videoconferencing environment will take the actual
     connected time more seriously if the roles and
     responsibilities during the conference are spelled out.
     It is important to make sure that all students have the
     experience of time in front of the camera prior to the
     videoconference. Experience in front of the camera will
     alleviate some of the behavior problems that can occur
     due to nervous energy and the discomfort of not knowing
     what is happening.

       Make the students active participants in the teaching
       process as opposed to passive listeners.
Student Interaction strategies
    for videoconferencing
   A few strategies and types of interactions that might be
      included in a videoconferencing situation are:
        Student self introductions should be scheduled at
          the beginning of the session to get students talking
          to each other. Student lists with first names and
          personal profiles can be exchanged electronically
          before the session to stimulate interest in student
        Question and answer periods should be included in
          the planning to stimulate conversation about the
        Pair students at one site with students from
          anotherto focus on the project with outlined areas
          for discussion. Students need a personal connection
         and reason to interact
Student Interaction strategies
    for videoconferencing
   Plan for interaction with a sequence and
    student list of those participating in
    interactions for each scheduled session. Be
    sure all students are included in a planned
   Record student interaction instances with a
    checklist to make sure all are participating in
    free-flowing events
   Follow-up with individual students to comment
    on interactions
Its All About Engagement
• It requires no research other than our own
  memories about being in school to recognize that
  engagement is key in the learning process
• When we – or students – are active engaged in
  anything we remember the event
• It is these moments – moments when we are
  engaged and acutely aware - that we remember
• In the classroom when students are actively
  engaged in an activity the maximum potential for
  learning is achieved

         As in a traditional classroom engagement has been identified
         as critical factor in terms of student success.
Instructional Approaches for
• It all comes down to presentation and communication
• Good teaching techniques in any classroom translates to good
• It is important to balance face-to-face interactions with the
  more anonymous interactions of cyberspace
   – The use of email, chat rooms, phone calls, etc. must be
      included as a means of allowing students to speak privately
      with the teacher and with each other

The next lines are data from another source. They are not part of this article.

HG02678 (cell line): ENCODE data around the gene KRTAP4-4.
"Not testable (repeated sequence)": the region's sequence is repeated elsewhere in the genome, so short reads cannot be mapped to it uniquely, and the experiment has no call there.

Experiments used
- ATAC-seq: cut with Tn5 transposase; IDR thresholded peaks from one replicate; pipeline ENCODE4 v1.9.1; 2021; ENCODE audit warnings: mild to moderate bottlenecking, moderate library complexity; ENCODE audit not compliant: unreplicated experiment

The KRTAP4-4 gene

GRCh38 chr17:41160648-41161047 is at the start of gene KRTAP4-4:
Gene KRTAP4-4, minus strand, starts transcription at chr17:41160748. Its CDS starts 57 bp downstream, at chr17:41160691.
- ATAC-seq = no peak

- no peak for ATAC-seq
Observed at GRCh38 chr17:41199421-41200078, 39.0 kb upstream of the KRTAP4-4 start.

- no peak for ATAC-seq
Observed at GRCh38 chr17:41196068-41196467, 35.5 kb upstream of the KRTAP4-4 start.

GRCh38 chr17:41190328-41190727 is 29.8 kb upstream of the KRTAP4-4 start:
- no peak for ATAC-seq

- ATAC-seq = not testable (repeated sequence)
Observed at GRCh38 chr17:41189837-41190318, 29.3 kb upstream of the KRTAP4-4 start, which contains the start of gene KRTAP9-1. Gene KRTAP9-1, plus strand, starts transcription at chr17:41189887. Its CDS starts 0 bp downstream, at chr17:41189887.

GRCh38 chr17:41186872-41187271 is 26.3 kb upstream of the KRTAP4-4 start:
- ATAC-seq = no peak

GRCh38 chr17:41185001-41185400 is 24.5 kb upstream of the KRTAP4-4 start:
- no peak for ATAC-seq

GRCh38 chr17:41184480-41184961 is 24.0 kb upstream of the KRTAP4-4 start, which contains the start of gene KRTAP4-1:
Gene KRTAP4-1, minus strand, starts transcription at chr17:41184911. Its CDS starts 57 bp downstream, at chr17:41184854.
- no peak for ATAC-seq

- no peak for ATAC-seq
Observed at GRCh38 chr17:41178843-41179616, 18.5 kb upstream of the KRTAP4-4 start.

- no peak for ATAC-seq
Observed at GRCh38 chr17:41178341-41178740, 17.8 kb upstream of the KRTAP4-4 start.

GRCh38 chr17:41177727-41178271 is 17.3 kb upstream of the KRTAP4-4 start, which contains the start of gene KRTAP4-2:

• It is important to develop inter-site group cohesiveness
Instructional Approaches for
•   Teaching is more than just “talk and chalk” – good program
    design should utilize all available resources: web/technology
    based, paper based and people based
•   Technology is blurring the boundaries between what classroom
    education is and what education – as a whole – can be.
•   Videoconferencing should be used to facilitate the best of
    distance and conventional teaching. Distance learning is
    normally associated with more class materials and better
    preparation of teaching materials. Conventional with lectures
    and face to face meetings.
•   Video conferencing does not support open learning, students
    must still register and attend classes at pre-set times and
    progress at the pace established by the course.
Start With A Structured Plan
It is vital to have a videoconferencing plan of
  events, or timeline, in order to maximize the
  use of the videoconferencing connection
  time. The plan can be a simple outline, a
  detailed chain of events, or an outlined step
  by step process.

        The additional challenges associated with delivering program
        and content to multiple sites makes planning a critical step in
        the teaching process. Trying to “wing it” or “make it up as you
        go” is not only not sound educational practice but rather a
        recipe for disaster when used in a videoconference
        Stick to the plan
Whatever method is used, it is vital to develop
 the project/lesson plan with the
 videoconferencing partner in order to
 ensure smooth sessions during a

         Have a plan, work the plan and, if necessary, adapt the plan.
         Start with the end in mind and have a clear roadmap of what,
         how and why.
         What if technical
         problems arise?
You may experience problems with the technology during
  a session.